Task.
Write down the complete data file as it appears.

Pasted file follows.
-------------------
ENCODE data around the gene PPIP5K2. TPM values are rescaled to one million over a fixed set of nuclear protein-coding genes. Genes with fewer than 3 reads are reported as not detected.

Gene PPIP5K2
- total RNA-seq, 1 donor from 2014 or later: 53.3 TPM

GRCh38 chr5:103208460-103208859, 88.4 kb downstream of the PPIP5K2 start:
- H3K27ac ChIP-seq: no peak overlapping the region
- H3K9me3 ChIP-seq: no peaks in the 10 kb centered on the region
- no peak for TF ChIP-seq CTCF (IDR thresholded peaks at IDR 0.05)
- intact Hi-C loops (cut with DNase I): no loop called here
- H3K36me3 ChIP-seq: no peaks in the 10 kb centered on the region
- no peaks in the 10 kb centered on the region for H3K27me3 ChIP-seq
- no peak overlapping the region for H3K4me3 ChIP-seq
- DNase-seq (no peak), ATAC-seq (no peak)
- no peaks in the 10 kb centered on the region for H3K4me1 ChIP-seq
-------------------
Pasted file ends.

ENCODE data around the gene PPIP5K2. TPM values are rescaled to one million over a fixed set of nuclear protein-coding genes. Genes with fewer than 3 reads are reported as not detected.

Gene PPIP5K2
- total RNA-seq, 1 donor from 2014 or later: 53.3 TPM

GRCh38 chr5:103208460-103208859, 88.4 kb downstream of the PPIP5K2 start:
- H3K27ac ChIP-seq: no peak overlapping the region
- H3K9me3 ChIP-seq: no peaks in the 10 kb centered on the region
- no peak for TF ChIP-seq CTCF (IDR thresholded peaks at IDR 0.05)
- intact Hi-C loops (cut with DNase I): no loop called here
- H3K36me3 ChIP-seq: no peaks in the 10 kb centered on the region
- no peaks in the 10 kb centered on the region for H3K27me3 ChIP-seq
- no peak overlapping the region for H3K4me3 ChIP-seq
- DNase-seq (no peak), ATAC-seq (no peak)
- no peaks in the 10 kb centered on the region for H3K4me1 ChIP-seq